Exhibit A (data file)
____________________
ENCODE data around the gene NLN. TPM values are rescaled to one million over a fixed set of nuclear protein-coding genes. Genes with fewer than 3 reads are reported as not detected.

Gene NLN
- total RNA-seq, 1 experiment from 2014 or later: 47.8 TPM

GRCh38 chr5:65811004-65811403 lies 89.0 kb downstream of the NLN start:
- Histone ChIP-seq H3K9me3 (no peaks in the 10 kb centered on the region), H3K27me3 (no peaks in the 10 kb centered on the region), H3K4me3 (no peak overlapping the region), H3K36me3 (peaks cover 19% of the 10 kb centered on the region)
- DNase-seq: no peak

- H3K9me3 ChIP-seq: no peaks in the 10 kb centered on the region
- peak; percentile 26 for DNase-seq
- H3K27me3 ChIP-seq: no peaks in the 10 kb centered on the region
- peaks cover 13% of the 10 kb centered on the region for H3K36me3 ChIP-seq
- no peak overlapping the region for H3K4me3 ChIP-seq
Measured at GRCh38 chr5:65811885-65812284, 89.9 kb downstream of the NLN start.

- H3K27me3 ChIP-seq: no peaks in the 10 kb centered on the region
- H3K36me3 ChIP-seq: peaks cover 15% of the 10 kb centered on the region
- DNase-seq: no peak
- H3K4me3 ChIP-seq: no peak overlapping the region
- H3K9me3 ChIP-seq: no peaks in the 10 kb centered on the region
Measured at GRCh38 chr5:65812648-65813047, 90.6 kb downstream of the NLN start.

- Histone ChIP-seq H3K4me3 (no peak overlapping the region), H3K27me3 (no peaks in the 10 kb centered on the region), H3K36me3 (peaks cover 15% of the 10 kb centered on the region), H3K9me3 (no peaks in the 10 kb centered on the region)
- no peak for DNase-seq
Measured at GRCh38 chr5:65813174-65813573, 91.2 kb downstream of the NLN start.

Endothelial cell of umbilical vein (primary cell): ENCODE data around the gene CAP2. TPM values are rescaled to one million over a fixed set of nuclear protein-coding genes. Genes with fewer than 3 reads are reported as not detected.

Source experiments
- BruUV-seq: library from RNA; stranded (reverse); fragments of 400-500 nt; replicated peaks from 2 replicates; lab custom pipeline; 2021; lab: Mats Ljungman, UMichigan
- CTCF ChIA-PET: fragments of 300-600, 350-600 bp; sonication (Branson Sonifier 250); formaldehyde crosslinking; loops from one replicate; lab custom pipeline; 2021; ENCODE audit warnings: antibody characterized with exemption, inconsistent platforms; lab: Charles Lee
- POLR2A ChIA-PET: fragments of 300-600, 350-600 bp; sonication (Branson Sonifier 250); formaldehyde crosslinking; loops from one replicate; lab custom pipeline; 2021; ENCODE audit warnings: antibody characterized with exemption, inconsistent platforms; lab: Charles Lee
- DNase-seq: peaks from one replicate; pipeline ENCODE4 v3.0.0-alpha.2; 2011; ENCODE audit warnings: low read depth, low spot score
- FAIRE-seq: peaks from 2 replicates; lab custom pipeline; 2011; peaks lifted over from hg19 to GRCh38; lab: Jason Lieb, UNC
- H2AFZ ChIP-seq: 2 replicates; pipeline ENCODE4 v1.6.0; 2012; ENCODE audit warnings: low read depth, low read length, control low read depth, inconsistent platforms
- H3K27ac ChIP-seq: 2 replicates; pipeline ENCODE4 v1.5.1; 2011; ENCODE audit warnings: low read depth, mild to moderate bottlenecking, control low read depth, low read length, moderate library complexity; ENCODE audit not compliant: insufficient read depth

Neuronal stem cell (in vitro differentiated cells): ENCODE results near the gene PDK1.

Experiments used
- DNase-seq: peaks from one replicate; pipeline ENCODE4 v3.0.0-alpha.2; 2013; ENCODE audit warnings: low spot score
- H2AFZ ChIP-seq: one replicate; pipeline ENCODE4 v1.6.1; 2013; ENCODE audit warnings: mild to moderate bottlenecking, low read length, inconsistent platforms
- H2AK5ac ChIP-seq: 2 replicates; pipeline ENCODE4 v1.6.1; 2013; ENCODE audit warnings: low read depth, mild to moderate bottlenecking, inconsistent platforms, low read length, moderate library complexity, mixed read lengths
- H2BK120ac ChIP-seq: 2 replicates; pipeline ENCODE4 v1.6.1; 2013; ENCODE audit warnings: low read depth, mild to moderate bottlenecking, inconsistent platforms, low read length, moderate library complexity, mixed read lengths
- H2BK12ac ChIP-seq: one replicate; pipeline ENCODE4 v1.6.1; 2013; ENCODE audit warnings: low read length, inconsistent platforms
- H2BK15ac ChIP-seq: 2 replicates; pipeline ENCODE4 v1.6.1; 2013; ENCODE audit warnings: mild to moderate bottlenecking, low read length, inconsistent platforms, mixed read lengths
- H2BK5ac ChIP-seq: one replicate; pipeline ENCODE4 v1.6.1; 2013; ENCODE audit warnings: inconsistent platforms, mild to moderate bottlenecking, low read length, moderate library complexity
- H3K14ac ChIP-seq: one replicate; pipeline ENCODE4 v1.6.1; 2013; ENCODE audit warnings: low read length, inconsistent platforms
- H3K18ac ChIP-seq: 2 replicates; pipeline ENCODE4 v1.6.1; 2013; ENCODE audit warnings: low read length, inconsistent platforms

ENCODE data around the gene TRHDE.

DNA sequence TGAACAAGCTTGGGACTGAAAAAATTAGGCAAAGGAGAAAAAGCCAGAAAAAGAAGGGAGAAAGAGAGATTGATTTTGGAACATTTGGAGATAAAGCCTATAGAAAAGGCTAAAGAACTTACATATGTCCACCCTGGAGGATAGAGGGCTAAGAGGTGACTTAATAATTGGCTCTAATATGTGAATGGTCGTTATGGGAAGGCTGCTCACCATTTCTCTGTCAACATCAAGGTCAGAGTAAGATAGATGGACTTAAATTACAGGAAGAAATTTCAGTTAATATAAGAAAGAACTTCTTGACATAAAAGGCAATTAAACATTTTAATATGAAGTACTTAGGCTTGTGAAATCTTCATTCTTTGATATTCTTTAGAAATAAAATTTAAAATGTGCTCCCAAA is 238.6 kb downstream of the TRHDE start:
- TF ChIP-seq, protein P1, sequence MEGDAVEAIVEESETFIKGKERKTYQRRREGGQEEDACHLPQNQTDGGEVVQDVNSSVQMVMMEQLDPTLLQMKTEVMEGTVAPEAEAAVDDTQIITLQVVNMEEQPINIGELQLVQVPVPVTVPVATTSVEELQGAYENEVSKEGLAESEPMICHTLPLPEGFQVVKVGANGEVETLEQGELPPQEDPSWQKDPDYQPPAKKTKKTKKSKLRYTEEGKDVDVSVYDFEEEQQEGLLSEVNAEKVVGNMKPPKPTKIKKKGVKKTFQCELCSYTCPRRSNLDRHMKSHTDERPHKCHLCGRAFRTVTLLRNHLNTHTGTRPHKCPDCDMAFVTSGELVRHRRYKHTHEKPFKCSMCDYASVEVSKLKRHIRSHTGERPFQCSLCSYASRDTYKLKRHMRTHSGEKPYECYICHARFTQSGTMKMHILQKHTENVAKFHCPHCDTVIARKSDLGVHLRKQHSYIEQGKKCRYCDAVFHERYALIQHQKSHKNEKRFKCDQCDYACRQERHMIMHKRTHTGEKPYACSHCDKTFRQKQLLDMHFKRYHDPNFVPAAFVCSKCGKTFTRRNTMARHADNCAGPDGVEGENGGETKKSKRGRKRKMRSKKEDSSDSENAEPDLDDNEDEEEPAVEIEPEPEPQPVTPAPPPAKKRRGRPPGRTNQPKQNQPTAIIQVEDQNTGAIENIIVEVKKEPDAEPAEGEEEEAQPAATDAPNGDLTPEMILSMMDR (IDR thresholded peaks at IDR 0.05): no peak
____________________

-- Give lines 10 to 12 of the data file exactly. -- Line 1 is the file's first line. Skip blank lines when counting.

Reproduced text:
- peaks cover 13% of the 10 kb centered on the region for H3K36me3 ChIP-seq
- no peak overlapping the region for H3K4me3 ChIP-seq
Measured at GRCh38 chr5:65811885-65812284, 89.9 kb downstream of the NLN start.